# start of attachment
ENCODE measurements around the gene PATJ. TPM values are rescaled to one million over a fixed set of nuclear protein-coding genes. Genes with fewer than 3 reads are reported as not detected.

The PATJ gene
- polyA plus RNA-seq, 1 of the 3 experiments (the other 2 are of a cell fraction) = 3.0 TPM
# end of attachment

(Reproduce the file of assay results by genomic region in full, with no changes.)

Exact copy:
ENCODE measurements around the gene PATJ. TPM values are rescaled to one million over a fixed set of nuclear protein-coding genes. Genes with fewer than 3 reads are reported as not detected.

The PATJ gene
- polyA plus RNA-seq, 1 of the 3 experiments (the other 2 are of a cell fraction) = 3.0 TPM